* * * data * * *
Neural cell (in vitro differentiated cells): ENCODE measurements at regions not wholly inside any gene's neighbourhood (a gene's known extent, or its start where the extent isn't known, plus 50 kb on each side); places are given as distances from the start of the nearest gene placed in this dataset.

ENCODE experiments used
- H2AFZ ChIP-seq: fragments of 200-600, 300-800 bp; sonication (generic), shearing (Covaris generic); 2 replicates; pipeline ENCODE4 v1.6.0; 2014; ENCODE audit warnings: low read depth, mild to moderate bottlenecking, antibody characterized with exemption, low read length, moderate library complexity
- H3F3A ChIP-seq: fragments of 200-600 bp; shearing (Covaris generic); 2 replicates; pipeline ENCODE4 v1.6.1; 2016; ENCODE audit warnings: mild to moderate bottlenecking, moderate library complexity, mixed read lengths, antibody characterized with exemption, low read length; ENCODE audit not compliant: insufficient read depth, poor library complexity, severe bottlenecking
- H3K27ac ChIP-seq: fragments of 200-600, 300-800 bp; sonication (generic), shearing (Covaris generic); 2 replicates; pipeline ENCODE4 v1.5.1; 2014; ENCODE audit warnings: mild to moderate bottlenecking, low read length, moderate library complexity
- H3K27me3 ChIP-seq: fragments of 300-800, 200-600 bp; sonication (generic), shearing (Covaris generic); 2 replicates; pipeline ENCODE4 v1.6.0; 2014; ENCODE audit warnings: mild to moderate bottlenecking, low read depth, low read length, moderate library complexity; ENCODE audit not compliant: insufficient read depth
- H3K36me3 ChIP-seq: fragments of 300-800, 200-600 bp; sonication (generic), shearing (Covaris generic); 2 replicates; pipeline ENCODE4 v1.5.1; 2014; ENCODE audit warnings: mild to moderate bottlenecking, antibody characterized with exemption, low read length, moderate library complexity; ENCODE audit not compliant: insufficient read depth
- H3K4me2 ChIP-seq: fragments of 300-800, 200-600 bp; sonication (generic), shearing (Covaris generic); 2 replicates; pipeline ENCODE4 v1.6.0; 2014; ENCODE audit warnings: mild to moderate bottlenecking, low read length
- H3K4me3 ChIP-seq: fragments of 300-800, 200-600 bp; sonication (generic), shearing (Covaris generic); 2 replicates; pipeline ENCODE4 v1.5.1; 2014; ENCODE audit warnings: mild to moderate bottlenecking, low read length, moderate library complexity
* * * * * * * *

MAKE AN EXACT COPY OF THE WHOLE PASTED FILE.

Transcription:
Neural cell (in vitro differentiated cells): ENCODE measurements at regions not wholly inside any gene's neighbourhood (a gene's known extent, or its start where the extent isn't known, plus 50 kb on each side); places are given as distances from the start of the nearest gene placed in this dataset.

ENCODE experiments used
- H2AFZ ChIP-seq: fragments of 200-600, 300-800 bp; sonication (generic), shearing (Covaris generic); 2 replicates; pipeline ENCODE4 v1.6.0; 2014; ENCODE audit warnings: low read depth, mild to moderate bottlenecking, antibody characterized with exemption, low read length, moderate library complexity
- H3F3A ChIP-seq: fragments of 200-600 bp; shearing (Covaris generic); 2 replicates; pipeline ENCODE4 v1.6.1; 2016; ENCODE audit warnings: mild to moderate bottlenecking, moderate library complexity, mixed read lengths, antibody characterized with exemption, low read length; ENCODE audit not compliant: insufficient read depth, poor library complexity, severe bottlenecking
- H3K27ac ChIP-seq: fragments of 200-600, 300-800 bp; sonication (generic), shearing (Covaris generic); 2 replicates; pipeline ENCODE4 v1.5.1; 2014; ENCODE audit warnings: mild to moderate bottlenecking, low read length, moderate library complexity
- H3K27me3 ChIP-seq: fragments of 300-800, 200-600 bp; sonication (generic), shearing (Covaris generic); 2 replicates; pipeline ENCODE4 v1.6.0; 2014; ENCODE audit warnings: mild to moderate bottlenecking, low read depth, low read length, moderate library complexity; ENCODE audit not compliant: insufficient read depth
- H3K36me3 ChIP-seq: fragments of 300-800, 200-600 bp; sonication (generic), shearing (Covaris generic); 2 replicates; pipeline ENCODE4 v1.5.1; 2014; ENCODE audit warnings: mild to moderate bottlenecking, antibody characterized with exemption, low read length, moderate library complexity; ENCODE audit not compliant: insufficient read depth
- H3K4me2 ChIP-seq: fragments of 300-800, 200-600 bp; sonication (generic), shearing (Covaris generic); 2 replicates; pipeline ENCODE4 v1.6.0; 2014; ENCODE audit warnings: mild to moderate bottlenecking, low read length
- H3K4me3 ChIP-seq: fragments of 300-800, 200-600 bp; sonication (generic), shearing (Covaris generic); 2 replicates; pipeline ENCODE4 v1.5.1; 2014; ENCODE audit warnings: mild to moderate bottlenecking, low read length, moderate library complexity